the secretary of homeland security, Alejandro N. Mayorkas, using Myanmar’s former name. He said its citizens would be eligible to stay in the United States for 18 months.

The weekend’s wave of killings began just before midnight on Friday, when a crowd of people gathered outside a police station in Yangon seeking the release of three brothers who had been seized from their home. The police opened fire, killing two men, relatives of the victims said.

On Saturday, the killing continued with four more victims in Yangon, three in the town of Pyay and one in the town of Chauk. Both towns sit on the Irrawaddy River north of Yangon, Myanmar’s largest city.

In Mandalay, the second-largest city, where the first major street protests against the coup were held on Feb. 4, four protesters were shot and killed by the security forces on Saturday, according to doctors who tried to treat the victims. A fifth death was confirmed by a relative of the victim.

On Sunday, three protesters in Yangon were shot and killed, according to the clinic where their bodies were taken.

In Mandalay on Saturday, after police officers began shooting at protesters, about two dozen students who had been demonstrating fled and took refuge in the nearby home of Daw Pyone, 49.

Police officers and soldiers followed them there and confronted Ms. Pyone, said her daughter, Ma Tin Nilar San, who hid with the students under blankets and mosquito nets. When Ms. Pyone refused to give them up, Ms. Tin Nilar San said, a soldier shot her in the head from a few feet away.

“I was crying in hiding and I was shaking because I was so afraid,” said Ms. Tin Nilar San, 28. “My mother gave birth to me by risking her life. But I could not save my mom’s life when she was in need and calling my name.”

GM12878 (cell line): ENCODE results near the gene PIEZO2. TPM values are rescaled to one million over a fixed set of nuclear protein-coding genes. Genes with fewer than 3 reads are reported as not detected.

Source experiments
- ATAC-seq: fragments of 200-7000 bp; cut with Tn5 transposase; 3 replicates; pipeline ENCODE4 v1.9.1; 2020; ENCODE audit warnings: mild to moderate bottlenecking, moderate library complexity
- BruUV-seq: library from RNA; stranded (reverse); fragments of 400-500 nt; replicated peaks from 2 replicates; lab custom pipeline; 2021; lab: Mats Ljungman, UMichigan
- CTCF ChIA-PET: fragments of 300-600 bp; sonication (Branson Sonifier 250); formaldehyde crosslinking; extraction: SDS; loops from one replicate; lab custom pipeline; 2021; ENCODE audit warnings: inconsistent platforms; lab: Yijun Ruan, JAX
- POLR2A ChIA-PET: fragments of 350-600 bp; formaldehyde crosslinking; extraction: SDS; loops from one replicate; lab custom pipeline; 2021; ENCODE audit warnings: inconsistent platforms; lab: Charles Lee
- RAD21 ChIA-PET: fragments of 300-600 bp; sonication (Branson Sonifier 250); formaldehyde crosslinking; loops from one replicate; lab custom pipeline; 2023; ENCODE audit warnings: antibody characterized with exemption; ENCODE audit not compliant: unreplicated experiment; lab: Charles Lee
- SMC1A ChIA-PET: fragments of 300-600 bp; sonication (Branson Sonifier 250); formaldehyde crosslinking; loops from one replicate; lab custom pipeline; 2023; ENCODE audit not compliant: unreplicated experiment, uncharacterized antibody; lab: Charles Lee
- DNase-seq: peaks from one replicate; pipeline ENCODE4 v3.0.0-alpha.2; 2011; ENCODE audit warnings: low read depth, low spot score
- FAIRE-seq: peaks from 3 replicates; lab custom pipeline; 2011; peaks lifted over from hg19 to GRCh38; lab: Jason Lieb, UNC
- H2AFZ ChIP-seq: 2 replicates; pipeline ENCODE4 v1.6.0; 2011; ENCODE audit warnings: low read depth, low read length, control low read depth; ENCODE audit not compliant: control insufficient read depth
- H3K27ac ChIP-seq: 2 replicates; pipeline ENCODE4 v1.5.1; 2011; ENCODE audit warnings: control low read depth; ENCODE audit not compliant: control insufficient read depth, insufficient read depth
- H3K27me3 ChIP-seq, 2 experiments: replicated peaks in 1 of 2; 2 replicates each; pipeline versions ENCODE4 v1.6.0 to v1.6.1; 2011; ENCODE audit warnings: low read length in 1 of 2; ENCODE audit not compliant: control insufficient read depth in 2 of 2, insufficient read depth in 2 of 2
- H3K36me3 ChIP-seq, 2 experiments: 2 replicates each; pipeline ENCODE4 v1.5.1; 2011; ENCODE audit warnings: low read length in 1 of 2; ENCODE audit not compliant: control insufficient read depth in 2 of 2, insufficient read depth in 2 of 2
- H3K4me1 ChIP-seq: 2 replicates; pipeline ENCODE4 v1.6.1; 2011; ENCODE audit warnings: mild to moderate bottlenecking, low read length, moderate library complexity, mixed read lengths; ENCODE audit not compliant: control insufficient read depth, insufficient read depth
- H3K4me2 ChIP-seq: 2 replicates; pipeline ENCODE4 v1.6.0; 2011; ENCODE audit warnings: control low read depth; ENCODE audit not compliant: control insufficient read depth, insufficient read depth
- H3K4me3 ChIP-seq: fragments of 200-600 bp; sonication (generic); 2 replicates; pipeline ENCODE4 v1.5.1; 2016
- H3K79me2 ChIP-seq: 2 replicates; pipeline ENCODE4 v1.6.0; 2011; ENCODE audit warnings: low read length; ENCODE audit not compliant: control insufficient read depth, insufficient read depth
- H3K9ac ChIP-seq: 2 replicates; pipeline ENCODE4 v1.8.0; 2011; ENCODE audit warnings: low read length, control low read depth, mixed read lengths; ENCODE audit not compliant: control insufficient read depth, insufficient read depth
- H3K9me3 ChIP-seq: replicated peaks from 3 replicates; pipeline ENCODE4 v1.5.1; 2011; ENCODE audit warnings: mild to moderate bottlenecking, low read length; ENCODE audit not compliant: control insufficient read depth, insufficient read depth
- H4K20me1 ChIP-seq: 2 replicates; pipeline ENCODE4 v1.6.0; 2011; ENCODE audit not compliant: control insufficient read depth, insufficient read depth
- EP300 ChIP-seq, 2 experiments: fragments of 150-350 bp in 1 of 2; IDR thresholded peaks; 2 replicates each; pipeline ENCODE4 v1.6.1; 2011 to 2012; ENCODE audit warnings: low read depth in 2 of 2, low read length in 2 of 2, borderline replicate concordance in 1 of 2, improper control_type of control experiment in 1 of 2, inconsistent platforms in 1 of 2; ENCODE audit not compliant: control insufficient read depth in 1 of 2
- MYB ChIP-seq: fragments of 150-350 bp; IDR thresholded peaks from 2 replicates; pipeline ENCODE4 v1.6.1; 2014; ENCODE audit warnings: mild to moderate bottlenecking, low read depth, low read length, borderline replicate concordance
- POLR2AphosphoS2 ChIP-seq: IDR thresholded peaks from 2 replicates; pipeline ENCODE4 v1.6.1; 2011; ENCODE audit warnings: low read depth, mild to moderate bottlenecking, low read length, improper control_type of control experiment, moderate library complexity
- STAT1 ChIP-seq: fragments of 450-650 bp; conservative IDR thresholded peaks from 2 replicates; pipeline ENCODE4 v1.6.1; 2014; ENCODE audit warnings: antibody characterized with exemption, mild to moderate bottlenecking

The soldiers began firing randomly inside the house, and most of the students came out of hiding, she said. Eighteen were arrested.

After the police and soldiers left, Ms. Tin Nilar San said she and the remaining students carried her mother, who was still alive, to a nearby Buddhist monastery, where volunteer medics were treating wounded protesters.

They put her in an ambulance. But before it could be driven away, about 20 soldiers and police officers arrived, said Mr. Tin Tun, who was coordinating emergency care at the monastery. They broke down the door of the monastery, and everyone fled or hid, he said.

Mr. Tin Tun said he found a place to hide near the ambulance. He said he heard the soldiers say that Ms. Pyone appeared to have died, and that they should take her to a cemetery to be cremated.

The soldiers then drove off in the ambulance, he said. Ms. Pyone has not been seen since. Family members, hoping she might have survived, have looked for her at a prison and at police and military hospitals, without success.

“I cannot sleep, I cannot eat anything,” Ms. Tin Nilar San said. “I want my mother back. She is such a nice woman with a kind heart. She risked her life to save all the students hiding in our house.”